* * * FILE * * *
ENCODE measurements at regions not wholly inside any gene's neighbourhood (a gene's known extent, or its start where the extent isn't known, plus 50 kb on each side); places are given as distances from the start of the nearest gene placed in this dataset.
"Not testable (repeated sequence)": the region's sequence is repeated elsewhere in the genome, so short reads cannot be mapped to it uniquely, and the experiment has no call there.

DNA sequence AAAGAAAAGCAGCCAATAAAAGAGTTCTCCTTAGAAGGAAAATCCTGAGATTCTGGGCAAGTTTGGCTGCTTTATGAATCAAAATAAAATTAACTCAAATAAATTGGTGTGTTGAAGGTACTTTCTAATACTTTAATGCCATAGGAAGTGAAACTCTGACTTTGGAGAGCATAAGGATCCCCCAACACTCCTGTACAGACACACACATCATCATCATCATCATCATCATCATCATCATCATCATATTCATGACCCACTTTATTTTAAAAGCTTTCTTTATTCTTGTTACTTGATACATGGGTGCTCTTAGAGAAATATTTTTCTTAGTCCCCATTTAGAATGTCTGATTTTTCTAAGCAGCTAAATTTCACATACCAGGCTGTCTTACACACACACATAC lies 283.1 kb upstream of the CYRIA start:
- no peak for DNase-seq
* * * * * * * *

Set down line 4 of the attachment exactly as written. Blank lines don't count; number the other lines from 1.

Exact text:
- no peak for DNase-seq